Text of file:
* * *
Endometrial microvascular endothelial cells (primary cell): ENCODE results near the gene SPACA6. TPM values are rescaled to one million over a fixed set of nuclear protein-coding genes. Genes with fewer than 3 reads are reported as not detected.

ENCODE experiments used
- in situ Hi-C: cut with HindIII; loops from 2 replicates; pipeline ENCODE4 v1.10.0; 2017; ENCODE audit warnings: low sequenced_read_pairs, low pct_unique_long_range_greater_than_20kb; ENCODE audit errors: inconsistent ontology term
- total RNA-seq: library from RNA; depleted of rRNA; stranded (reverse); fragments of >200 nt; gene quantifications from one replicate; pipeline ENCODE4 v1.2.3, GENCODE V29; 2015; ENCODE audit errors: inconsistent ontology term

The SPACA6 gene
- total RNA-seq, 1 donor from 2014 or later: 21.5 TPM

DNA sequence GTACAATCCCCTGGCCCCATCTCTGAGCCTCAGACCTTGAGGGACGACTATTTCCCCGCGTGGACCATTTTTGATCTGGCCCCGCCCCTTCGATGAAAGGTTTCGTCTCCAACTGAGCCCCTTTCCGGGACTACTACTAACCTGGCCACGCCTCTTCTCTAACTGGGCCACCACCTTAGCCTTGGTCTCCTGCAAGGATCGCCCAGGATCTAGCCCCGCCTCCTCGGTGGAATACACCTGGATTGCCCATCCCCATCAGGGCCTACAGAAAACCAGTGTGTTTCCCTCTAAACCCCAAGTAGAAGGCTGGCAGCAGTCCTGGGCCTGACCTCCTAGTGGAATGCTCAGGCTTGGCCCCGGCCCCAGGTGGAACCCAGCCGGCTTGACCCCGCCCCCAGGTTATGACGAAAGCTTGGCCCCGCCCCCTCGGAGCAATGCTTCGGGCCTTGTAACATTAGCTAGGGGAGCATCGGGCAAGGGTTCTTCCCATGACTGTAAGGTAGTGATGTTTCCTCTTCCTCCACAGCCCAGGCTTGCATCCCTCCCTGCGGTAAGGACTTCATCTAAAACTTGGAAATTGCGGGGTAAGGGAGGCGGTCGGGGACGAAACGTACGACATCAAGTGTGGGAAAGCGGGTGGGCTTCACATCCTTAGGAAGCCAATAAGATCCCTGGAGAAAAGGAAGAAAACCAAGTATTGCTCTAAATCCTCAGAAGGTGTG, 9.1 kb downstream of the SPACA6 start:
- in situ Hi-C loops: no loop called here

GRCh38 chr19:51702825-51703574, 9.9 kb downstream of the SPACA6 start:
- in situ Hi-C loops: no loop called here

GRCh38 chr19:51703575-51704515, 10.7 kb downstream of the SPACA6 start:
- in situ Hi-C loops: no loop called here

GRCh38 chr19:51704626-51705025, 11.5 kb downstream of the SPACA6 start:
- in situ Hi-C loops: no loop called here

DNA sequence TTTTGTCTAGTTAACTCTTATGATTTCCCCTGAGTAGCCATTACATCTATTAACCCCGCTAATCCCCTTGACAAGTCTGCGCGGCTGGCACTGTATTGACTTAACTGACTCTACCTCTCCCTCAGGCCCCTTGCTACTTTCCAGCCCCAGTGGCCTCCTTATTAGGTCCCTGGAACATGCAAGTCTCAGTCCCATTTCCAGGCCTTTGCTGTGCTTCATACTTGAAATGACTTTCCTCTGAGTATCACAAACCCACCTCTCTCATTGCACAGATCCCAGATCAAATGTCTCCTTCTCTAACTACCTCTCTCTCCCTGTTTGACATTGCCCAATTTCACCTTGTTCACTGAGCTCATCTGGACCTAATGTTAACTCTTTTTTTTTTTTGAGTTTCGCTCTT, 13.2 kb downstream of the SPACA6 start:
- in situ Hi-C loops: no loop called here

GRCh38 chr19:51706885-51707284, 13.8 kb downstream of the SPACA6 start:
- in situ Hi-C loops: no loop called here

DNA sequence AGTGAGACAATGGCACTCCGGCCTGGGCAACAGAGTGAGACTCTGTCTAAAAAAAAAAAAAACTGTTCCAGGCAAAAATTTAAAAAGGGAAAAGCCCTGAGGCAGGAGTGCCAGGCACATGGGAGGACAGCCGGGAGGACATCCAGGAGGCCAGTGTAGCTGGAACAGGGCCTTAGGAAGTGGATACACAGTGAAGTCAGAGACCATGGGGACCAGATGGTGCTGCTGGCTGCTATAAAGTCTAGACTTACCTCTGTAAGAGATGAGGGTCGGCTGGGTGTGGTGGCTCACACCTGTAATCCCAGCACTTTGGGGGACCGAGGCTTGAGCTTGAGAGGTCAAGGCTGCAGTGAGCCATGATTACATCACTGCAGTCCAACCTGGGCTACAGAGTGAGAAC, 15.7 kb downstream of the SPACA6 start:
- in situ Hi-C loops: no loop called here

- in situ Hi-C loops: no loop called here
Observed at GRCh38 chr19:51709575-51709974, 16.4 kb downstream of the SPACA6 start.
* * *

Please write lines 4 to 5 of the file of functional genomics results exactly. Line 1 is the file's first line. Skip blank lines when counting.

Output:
- total RNA-seq: library from RNA; depleted of rRNA; stranded (reverse); fragments of >200 nt; gene quantifications from one replicate; pipeline ENCODE4 v1.2.3, GENCODE V29; 2015; ENCODE audit errors: inconsistent ontology term

The SPACA6 gene